Time-Barred Debts: When Creditors and Collectors Cannot Sue You for Unpaid Debts

The statute of limitations bars creditors from suing for unpaid debts after a certain period of time.

If you have old, unpaid debts, you might be safe from a lawsuit to collect the debt. A creditor or debt collector has a limited number of years to sue you for an unpaid debt. The time period, called the statute of limitations, is set by state law. The time allowed varies greatly from state to state and for different kinds of debts—written contracts, oral contracts, promissory notes, or open-ended accounts (like credit cards). Under certain circumstances, this time period can be restarted. So, be very careful when talking to debt collectors about old debts. If you say the wrong thing, you could extend the time the creditor has to sue you for the debt.

Finding the Applicable Statute of Limitations

Again, statutes of limitations are set by state law. They usually range from about three to ten years and depend on the type of debt. To find out the statute of limitations for debts in your state, you can:

Using the Statute of Limitations

If the creditor has waited too long to sue you, you must raise this as a defense in the papers you file in response to the lawsuit. If you can prove that the debt is older than the statute of limitations, then you will not have to pay it. If the debt collector knows that the statute of limitations has expired on the debt and still sues you, it might have violated the federal Fair Debt Collection Practices Act (FDCPA).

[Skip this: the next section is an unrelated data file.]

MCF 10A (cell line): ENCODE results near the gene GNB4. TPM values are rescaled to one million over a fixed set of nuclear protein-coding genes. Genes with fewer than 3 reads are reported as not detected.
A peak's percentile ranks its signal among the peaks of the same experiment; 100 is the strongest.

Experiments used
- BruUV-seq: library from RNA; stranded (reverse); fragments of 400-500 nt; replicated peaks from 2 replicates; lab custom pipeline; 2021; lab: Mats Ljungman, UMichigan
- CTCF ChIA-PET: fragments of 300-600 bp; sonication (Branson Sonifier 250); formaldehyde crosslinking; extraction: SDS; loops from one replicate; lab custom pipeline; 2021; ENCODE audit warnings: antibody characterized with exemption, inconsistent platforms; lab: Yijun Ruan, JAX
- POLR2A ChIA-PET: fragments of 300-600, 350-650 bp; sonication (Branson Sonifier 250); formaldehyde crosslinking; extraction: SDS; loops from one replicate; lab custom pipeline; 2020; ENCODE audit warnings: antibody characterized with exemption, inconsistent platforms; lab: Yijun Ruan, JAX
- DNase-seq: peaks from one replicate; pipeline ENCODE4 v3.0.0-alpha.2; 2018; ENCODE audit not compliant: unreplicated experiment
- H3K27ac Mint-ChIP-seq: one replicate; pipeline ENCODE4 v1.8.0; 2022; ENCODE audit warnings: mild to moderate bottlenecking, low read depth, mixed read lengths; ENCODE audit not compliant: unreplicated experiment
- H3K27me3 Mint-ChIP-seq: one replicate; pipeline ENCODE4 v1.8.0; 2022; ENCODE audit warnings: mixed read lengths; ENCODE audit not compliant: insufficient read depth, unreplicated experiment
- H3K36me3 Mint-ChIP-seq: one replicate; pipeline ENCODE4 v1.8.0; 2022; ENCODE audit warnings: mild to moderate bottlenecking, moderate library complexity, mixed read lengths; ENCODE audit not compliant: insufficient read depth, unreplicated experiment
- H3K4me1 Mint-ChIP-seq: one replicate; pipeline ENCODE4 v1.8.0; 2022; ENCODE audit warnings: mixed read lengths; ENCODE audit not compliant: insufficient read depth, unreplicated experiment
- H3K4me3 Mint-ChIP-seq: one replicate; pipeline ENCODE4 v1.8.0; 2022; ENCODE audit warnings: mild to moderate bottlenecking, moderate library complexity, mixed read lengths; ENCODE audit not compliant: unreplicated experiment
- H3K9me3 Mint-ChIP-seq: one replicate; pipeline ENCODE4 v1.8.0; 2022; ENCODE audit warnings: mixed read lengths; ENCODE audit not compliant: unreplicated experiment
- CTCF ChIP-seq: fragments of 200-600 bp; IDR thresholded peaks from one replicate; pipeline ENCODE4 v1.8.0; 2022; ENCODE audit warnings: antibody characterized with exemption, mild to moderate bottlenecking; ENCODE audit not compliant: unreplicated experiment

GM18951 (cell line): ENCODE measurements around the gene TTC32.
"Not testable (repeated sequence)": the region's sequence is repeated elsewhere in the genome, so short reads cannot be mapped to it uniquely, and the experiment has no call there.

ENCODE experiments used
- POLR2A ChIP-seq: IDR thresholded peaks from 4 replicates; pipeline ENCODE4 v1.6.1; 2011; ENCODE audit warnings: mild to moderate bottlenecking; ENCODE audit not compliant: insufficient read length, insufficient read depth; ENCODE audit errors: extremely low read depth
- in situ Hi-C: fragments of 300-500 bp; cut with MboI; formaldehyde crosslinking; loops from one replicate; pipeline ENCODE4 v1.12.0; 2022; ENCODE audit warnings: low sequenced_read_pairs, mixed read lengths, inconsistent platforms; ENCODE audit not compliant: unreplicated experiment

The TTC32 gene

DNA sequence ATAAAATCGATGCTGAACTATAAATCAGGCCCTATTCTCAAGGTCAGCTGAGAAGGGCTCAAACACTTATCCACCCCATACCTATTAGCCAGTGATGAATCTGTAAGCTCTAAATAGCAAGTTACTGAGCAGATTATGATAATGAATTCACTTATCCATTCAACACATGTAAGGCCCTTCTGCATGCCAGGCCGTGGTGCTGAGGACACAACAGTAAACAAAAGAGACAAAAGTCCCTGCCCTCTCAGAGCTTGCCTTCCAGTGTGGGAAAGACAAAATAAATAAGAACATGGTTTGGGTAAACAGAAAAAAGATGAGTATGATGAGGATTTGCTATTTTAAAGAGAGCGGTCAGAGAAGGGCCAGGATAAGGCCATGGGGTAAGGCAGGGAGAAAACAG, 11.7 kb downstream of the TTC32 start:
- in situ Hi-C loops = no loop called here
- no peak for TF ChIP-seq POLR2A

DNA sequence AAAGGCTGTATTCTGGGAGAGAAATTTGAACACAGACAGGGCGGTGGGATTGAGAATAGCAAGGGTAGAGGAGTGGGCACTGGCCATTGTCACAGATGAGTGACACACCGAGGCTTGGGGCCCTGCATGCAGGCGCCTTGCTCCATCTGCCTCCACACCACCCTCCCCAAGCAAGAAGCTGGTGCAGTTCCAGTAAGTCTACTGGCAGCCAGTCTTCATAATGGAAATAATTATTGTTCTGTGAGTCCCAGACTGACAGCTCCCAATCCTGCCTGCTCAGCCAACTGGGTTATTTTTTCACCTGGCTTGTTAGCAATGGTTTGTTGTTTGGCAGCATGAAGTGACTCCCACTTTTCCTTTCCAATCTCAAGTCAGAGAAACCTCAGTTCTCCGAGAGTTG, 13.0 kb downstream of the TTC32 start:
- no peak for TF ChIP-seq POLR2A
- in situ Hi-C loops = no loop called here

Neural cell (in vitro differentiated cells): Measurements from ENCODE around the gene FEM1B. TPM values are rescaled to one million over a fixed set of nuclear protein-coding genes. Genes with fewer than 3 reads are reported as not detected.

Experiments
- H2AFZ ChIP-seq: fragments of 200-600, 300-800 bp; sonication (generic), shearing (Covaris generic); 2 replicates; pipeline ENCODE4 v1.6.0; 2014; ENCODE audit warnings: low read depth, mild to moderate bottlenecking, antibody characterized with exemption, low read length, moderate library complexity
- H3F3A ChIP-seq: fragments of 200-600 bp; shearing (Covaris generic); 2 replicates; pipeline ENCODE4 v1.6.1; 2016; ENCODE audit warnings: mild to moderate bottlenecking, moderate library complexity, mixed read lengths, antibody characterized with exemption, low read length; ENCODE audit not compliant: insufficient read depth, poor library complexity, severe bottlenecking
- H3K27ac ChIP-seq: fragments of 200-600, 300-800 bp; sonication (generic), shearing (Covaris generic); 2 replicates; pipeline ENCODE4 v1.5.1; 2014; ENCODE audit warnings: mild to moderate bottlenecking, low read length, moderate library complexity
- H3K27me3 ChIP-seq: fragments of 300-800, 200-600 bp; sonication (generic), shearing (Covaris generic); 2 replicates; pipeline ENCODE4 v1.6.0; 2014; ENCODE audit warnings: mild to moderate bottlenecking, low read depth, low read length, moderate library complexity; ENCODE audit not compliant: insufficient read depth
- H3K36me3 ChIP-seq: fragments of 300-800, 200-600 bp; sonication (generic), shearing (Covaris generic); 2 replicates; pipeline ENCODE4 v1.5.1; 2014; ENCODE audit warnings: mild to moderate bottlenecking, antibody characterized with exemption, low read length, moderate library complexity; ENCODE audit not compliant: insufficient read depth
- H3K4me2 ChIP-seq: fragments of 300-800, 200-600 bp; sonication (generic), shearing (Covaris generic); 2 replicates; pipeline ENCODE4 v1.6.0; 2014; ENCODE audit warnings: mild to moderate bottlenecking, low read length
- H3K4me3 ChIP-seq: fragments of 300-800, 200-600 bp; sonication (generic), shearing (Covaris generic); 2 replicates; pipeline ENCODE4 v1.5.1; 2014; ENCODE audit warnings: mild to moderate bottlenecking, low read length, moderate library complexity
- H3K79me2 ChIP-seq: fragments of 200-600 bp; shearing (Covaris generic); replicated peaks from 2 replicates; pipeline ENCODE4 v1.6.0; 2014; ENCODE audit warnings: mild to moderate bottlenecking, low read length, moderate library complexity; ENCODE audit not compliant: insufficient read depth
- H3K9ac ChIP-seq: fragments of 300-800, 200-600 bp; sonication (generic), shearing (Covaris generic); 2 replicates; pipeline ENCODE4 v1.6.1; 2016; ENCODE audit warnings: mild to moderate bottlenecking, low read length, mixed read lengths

However, a statute of limitations does not eliminate the debt—it merely limits the judicial remedies available to the creditor or collection agency after a certain period of time. A debt collector may still seek voluntary payment of an old debt even though the law can't force you to pay it.

Some Debt Collectors Try to Enforce Time-Barred Debts

Aggressive debt collectors sometimes try to enforce debts that are barred by the statute of limitations. They buy these debts from original creditors for pennies on the dollar, so they make a tidy profit when they collect anything.

Some of these debt buyers use aggressive tactics when they try to collect on time-barred debts. According to media reports, they abuse and harass debtors and try to trick debtors into reaffirming debts so that the statute of limitations begins anew.

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